SH: A performance can be a show, yes. PC: What would be the difference between a show and an exhibit? The exhibit has something sort of pornographic, would you agree? SH: (Laughing), also an exhibit feels more disconnected. It feels like you go there. Maybe, the big trunk we were talking about last night in the corner. That’s an exhibit. Because you look at it and you look through it and into it and that’s… PC: So this is the third word: show, exhibit, display. The idea is to accept this is the difference between the alphabet and the vocabulary. The vocabulary becomes an active display… a display of something, which is pleasing or displeasing. SH: (Laughing), I hope it’s more than both of those things. PC: It’s a “pleasing” of some sort, the cardboard, the world of discarded materials, that are normally displeasing, normally disdained, yes? So, the operation of your work is exactly at that borderline: what is normally disdained is recovered. Would you agree with this? SH: Yes, de¿nitely.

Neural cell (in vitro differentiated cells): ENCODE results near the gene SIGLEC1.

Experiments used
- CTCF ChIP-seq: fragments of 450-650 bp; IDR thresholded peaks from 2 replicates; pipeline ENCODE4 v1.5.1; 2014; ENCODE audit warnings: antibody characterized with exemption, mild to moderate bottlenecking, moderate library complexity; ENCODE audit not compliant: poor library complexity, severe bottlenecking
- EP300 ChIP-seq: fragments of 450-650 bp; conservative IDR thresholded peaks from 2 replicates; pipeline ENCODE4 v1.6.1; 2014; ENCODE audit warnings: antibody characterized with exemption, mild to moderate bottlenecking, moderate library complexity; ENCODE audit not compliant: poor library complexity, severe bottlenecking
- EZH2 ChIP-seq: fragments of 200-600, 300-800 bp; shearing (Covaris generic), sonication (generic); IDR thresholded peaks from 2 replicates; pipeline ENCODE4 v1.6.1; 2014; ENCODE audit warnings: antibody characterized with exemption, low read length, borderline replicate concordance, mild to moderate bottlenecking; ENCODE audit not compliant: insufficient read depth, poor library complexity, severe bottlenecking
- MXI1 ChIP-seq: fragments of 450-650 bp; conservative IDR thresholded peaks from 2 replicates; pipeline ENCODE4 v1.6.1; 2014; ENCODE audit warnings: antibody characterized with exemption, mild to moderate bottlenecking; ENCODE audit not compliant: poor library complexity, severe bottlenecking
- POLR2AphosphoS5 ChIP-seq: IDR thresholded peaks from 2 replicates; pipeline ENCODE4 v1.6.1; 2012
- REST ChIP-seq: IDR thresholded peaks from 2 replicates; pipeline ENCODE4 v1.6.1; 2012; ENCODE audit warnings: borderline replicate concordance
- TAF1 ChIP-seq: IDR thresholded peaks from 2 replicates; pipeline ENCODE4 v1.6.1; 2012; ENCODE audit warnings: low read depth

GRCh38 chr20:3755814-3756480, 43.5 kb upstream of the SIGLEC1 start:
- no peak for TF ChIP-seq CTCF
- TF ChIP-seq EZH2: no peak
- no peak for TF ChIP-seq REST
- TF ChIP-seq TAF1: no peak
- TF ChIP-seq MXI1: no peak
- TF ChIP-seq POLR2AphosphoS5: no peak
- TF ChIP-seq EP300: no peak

was born in Burlington, Vermont.
He studied studio arts at Bard College, working closely with artist and professor Judy Pfaff. He was nominated for the Norfolk Art Summer Program at Yale in the summer of 09, but instead worked for the MFA program at Bard. After graduating in 2010, Horowitz worked in the studios of Liliana Porter, Ana Tiscornia and Julianne Swartz. He currently lives, makes art and practices carpentry, farming and practicality in his home on Rokeby Farm, in Barrytown, NY.
THE POINT OF CONTACT GALLERY 914 East Genesee Street, Syracuse, NY 13210 Tel. 315.443.2169 www.puntopoint.org
director & curator Pedro Cuperman managing director Tere Paniagua public relations & marketing assistant Caroline Early web development Matthew Les graphic design & catalogue Nadia Hakim photography Laura Liera
Published on Mar 20, 2012
An installation project by environmental artist Sam Horowitz. As an installation artist, Horowitz surrounds his audience by manipulating the...